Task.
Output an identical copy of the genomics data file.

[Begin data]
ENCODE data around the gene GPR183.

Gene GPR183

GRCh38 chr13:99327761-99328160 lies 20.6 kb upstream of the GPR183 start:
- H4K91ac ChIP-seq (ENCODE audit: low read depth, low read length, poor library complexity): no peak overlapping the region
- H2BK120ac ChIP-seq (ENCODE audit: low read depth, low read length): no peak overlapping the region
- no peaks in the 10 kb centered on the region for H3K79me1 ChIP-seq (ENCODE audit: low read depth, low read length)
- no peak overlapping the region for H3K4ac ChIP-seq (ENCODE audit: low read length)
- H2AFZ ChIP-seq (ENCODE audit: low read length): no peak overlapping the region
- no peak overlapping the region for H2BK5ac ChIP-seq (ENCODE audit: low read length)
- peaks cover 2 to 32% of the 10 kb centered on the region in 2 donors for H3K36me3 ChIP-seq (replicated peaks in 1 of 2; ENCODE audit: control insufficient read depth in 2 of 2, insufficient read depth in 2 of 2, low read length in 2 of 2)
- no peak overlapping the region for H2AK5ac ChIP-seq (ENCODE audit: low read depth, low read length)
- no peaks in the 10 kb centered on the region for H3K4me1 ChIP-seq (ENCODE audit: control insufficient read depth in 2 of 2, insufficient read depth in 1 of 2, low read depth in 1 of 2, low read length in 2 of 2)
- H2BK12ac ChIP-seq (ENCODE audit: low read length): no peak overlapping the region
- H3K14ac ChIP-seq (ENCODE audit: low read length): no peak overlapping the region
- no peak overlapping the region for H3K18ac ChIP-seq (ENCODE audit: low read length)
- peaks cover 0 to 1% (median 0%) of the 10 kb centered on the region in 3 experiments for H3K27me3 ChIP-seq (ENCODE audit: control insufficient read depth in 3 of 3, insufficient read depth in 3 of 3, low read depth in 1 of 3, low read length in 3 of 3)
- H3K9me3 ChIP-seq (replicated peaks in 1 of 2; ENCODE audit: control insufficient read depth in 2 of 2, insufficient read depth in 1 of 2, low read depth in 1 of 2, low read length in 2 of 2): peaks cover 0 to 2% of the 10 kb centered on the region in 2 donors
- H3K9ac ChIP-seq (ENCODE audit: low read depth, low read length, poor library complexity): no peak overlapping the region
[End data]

ENCODE data around the gene GPR183.

Gene GPR183

GRCh38 chr13:99327761-99328160 lies 20.6 kb upstream of the GPR183 start:
- H4K91ac ChIP-seq (ENCODE audit: low read depth, low read length, poor library complexity): no peak overlapping the region
- H2BK120ac ChIP-seq (ENCODE audit: low read depth, low read length): no peak overlapping the region
- no peaks in the 10 kb centered on the region for H3K79me1 ChIP-seq (ENCODE audit: low read depth, low read length)
- no peak overlapping the region for H3K4ac ChIP-seq (ENCODE audit: low read length)
- H2AFZ ChIP-seq (ENCODE audit: low read length): no peak overlapping the region
- no peak overlapping the region for H2BK5ac ChIP-seq (ENCODE audit: low read length)
- peaks cover 2 to 32% of the 10 kb centered on the region in 2 donors for H3K36me3 ChIP-seq (replicated peaks in 1 of 2; ENCODE audit: control insufficient read depth in 2 of 2, insufficient read depth in 2 of 2, low read length in 2 of 2)
- no peak overlapping the region for H2AK5ac ChIP-seq (ENCODE audit: low read depth, low read length)
- no peaks in the 10 kb centered on the region for H3K4me1 ChIP-seq (ENCODE audit: control insufficient read depth in 2 of 2, insufficient read depth in 1 of 2, low read depth in 1 of 2, low read length in 2 of 2)
- H2BK12ac ChIP-seq (ENCODE audit: low read length): no peak overlapping the region
- H3K14ac ChIP-seq (ENCODE audit: low read length): no peak overlapping the region
- no peak overlapping the region for H3K18ac ChIP-seq (ENCODE audit: low read length)
- peaks cover 0 to 1% (median 0%) of the 10 kb centered on the region in 3 experiments for H3K27me3 ChIP-seq (ENCODE audit: control insufficient read depth in 3 of 3, insufficient read depth in 3 of 3, low read depth in 1 of 3, low read length in 3 of 3)
- H3K9me3 ChIP-seq (replicated peaks in 1 of 2; ENCODE audit: control insufficient read depth in 2 of 2, insufficient read depth in 1 of 2, low read depth in 1 of 2, low read length in 2 of 2): peaks cover 0 to 2% of the 10 kb centered on the region in 2 donors
- H3K9ac ChIP-seq (ENCODE audit: low read depth, low read length, poor library complexity): no peak overlapping the region